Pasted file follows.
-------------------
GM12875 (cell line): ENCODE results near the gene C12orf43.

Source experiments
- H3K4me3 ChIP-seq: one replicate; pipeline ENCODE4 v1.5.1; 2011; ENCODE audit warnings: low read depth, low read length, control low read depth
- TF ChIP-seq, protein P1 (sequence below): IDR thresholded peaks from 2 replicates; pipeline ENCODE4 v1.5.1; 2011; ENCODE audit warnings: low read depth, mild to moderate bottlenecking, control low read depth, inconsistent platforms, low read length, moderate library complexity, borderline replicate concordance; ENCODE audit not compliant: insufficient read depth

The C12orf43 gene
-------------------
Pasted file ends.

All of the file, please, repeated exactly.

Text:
GM12875 (cell line): ENCODE results near the gene C12orf43.

Source experiments
- H3K4me3 ChIP-seq: one replicate; pipeline ENCODE4 v1.5.1; 2011; ENCODE audit warnings: low read depth, low read length, control low read depth
- TF ChIP-seq, protein P1 (sequence below): IDR thresholded peaks from 2 replicates; pipeline ENCODE4 v1.5.1; 2011; ENCODE audit warnings: low read depth, mild to moderate bottlenecking, control low read depth, inconsistent platforms, low read length, moderate library complexity, borderline replicate concordance; ENCODE audit not compliant: insufficient read depth

The C12orf43 gene